The push to legalize Canadian drug importation has been a dominant headline in the newspapers over the last several years.  Stories of how the elderly load up on buses and go north to save money are heard all too often.  But are those seniors actually criminals for purchasing their medications in Canada? If the government wanted to, it could throw grandma and grandpa behind bars for illegally importing prescription medications.  This doesn’t mean that the government is going to prosecute the average Joe trying to save money on his prescription drugs.  The government is more worried about companies purchasing large amounts with the intent of reselling them in order to make a profit. Although the FDA does not encourage importation,…

14 Nov: Let’s end concerns about the safety of licensed Canadian pharmacies

While it is well-known that prescription medications from Canada are less expensive than the same drugs in the U.S., many consumers have concerns about the safety of Canadian drug imports. But is there any real reason for consumers to fear purchasing medications from licensed Canadian pharmacies? The fact is, drugs purchased from licensed Canadian pharmacies generally come from the same U.S. drug manufacturers that ship them to American pharmacies.  Legitimate pharmacies in the U.S. and Canada rarely, if ever, receive counterfeit medications. In 2003 the U.S. House of Representatives approved importing prescription medications from Canada by a vote of 243 to 186.  The U.S. Senate has voted similarly.  Many state and local governments are currently purchasing Canadian medications for their…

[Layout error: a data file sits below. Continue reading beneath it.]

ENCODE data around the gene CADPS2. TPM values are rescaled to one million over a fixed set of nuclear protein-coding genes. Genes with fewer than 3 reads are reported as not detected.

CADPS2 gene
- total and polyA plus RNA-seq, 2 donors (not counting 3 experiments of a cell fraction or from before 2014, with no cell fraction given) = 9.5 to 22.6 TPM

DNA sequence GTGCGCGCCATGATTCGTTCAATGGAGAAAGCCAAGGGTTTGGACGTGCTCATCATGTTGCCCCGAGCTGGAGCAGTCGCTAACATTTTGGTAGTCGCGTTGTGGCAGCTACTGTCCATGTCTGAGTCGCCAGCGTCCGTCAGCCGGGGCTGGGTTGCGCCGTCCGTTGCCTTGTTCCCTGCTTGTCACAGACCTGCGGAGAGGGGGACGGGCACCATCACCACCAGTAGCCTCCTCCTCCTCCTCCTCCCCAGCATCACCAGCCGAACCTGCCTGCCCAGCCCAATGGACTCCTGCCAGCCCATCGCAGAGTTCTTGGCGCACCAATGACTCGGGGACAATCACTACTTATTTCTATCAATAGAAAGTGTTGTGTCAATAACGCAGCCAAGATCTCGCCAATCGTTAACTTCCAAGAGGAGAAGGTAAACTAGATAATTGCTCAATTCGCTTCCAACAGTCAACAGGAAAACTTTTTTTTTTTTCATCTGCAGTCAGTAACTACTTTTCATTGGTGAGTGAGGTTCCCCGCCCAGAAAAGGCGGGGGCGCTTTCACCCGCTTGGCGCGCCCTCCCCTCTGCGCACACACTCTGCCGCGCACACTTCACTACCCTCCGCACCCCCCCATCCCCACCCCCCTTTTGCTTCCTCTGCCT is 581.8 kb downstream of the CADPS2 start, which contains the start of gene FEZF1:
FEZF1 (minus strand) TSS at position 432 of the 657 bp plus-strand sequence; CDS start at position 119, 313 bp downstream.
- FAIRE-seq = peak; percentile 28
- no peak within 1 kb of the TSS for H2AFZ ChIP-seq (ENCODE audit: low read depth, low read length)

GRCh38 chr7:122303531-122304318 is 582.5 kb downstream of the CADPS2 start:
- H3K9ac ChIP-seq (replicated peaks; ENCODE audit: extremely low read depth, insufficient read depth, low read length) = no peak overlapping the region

13 Nov: Why the FDA is against Canadian imports — separating myth from reality

The FDA was created to serve the American public by assuring that our food and drugs are safe.  In recent decades, however, the FDA has focused less on public health and more on protecting drug-company profits.  That’s the real reason the Bush Administration and the FDA oppose medication imports from Canada.  Let’s look at some of the arguments against Canadian imports and compare them to the realities: 1.) Loss of Jobs The Bush Administration claims that legal Canadian imports will cause a loss of jobs in the pharmaceutical industry.  The reality is that allowing drug imports — like other forms of free trade — will simply create a more competitive market, yielding lower prices that will put money back into…

08 Nov: Municipalities increasingly importing Canadian drugs for employees

Earlier this year, Boston joined the growing number of cities that have turned to Canada in search of more affordable prescription medications. Mayor Thomas M. Menino implemented a plan that is expected to save the city of Boston over $1 million over the next year by importing prescription medications for city workers and retirees. City council member, Felix Arroyo blamed the rapidly rising cost of drugs on the big pharmaceutical companies. “We need a limit to profits when our lives are on the line,” he said. Many other cities have already taken the same steps to order their prescription drugs from licensed Canadian pharmacies to cut back on costs.  Springfield, Mass., was the first city in the nation to implement…